The COVID-19 pandemic struck home the notion that access to high-quality broadband internet is no longer a luxury so much as a necessity. It also illustrated how spotty the state’s access is to the internet. Rural areas, in particular, have struggled to keep up with the access and affordability seen in more metropolitan areas.
Recognizing this, both the state and federal government have provided funds to help North Carolina address the need. The proposed Senate budget includes $700 million in federal funds to expand rural broadband. The House budget has $750 million. The final consensus budget will likely contain a comparable amount.
A new report from the North Carolina Cable Telecommunications Association (NCCTA) says, however, that for North Carolina to see a return on its investment, it would require “unimpeded attachment of broadband wires to existing utility pole networks.”
That, however, is being hampered by policies that give municipal and cooperative electric pole owners outsized power over the rates and terms applied to those who want to use their poles, according to the report.
Lawmakers, the report suggests, need to come up with an “equitable cost sharing arrangement” for pole replacements between broadband companies and the owners of poles to “keep costs to new attachers closer to efficient, competitive, yet compensatory to pole owners, levels.”
What? Why poles? And what’s the problem?
The NCCTA report explains that in order to get internet to a business or home, companies must provide a connection via some sort of cable that travels from the network to the location seeking service. Sometimes a utility pole is the only way to make that connection happen — but that can create a problem.
“As a result, utility pole owners control a bottleneck input, standing between third-party broadband providers and North Carolina’s currently unserved households and businesses,” the report states.
When a company wants to attach to a utility pole, the owner of the pole is allowed to charge a rental fee. However, there is something called the federal Pole Attachment Act of 1978. It exempts municipal and cooperative pole owners from “federal regulation of rates, terms and conditions,” according to the report.
“Largely exempt from regulation, evidence suggests [municipal and cooperative] pole owners engage in the charging of higher recurring pole attachment rental rates as compared to their Investor-Owned counterparts,” the report states.
But the problem is deeper than that, according to the report. North Carolina, for example, does have state regulations on pole rentals — but what it doesn’t have is a lot of regulation on pole owners’ other rates and terms.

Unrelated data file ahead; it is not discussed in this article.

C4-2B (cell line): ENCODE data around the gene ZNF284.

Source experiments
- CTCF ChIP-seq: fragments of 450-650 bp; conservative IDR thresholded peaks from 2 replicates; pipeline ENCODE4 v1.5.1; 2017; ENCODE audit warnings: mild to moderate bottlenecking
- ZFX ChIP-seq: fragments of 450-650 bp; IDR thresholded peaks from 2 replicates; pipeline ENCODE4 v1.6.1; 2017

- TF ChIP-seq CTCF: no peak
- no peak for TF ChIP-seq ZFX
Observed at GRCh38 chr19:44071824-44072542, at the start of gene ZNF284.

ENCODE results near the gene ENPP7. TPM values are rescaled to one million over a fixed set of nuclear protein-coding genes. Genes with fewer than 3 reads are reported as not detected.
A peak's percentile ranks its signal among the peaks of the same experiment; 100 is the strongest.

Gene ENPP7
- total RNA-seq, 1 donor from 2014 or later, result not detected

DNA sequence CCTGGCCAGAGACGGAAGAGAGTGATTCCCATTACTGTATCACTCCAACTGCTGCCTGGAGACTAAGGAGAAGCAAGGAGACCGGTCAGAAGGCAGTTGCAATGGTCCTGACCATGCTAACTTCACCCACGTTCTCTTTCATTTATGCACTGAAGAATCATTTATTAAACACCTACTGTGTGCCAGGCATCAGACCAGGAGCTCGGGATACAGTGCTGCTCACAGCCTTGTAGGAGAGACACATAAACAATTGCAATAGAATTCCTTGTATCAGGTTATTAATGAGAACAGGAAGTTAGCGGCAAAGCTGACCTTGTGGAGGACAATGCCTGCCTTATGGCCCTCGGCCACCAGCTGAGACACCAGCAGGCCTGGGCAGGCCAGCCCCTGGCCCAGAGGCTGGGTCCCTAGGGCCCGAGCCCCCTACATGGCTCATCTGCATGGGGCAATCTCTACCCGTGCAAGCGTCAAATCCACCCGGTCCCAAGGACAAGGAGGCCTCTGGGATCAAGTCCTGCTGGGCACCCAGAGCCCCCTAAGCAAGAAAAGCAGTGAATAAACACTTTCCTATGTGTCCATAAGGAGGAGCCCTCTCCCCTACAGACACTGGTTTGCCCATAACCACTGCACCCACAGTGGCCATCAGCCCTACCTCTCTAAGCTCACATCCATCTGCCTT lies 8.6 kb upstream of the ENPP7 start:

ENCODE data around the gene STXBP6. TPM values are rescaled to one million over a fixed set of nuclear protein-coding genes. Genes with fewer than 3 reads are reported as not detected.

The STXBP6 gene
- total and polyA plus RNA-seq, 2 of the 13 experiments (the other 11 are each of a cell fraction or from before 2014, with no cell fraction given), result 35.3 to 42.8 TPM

“[Municipal and cooperative] pole owners have been granted largely unfettered discretion in setting the rates, terms, and conditions applicable to the upfront, non-recurring set of charges known as ‘make-ready,'” the report states. These are charges that go above and beyond just the rental price.
The report goes on to say:
“Significant concentration of market power over an essential facility (namely, pole attachments) in an otherwise competitive ecosystem always harms the public interest. In this case, households and businesses who want broadband access are better off when broadband service providers can attach in a timely, efficient, predictable and cost-effective manner to existing pole networks rather than being subject to the whims of pole owners with discretionary market power and economic incentive to delay or even effectively prohibit another party’s broadband expansion plans.”
So what needs to happen?
In addition to the cost-sharing agreement, the report states that policymakers must come up with “reasonable time frames for permitting and make-ready” to prevent delays in expanding broadband.
There is currently a void in policy aimed at fixing these problems, according to the report, but “we can address this void by adopting consistent statewide policies aimed at reducing the transactions costs and delays imposed on third party broadband provider in connection with their required access to utility poles. Such policies are needed in order to incent more efficient, timely, accessible high-quality access to broadband deployment.”
The pandemic, the report states, has only amplified the need for broadband expansion.
“The urgent, vital need to tackle the digital divide is now beyond evident in the current Covid-19 environment where access to high quality broadband service has become so essential in providing our citizenry with access to education, health, commerce, government, and public safety, and the means for their own livelihood,” the report stated.